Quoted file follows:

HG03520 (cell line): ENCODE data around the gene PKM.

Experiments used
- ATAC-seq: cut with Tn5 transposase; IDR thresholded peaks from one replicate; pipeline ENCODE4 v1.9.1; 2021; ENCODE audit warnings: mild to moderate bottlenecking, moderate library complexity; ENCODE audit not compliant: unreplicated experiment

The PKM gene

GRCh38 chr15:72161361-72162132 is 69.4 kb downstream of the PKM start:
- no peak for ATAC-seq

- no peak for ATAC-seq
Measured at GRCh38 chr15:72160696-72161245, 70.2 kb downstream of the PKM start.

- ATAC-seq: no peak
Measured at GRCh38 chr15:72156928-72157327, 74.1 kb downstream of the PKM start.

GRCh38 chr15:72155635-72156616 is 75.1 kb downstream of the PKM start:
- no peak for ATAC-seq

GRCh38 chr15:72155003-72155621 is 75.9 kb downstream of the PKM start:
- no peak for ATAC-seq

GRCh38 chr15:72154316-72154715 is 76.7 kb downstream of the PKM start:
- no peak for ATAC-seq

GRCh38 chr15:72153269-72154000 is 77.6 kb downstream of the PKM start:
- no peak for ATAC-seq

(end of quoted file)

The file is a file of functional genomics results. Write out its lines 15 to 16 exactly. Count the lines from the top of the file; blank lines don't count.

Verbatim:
GRCh38 chr15:72154316-72154715 is 76.7 kb downstream of the PKM start:
- no peak for ATAC-seq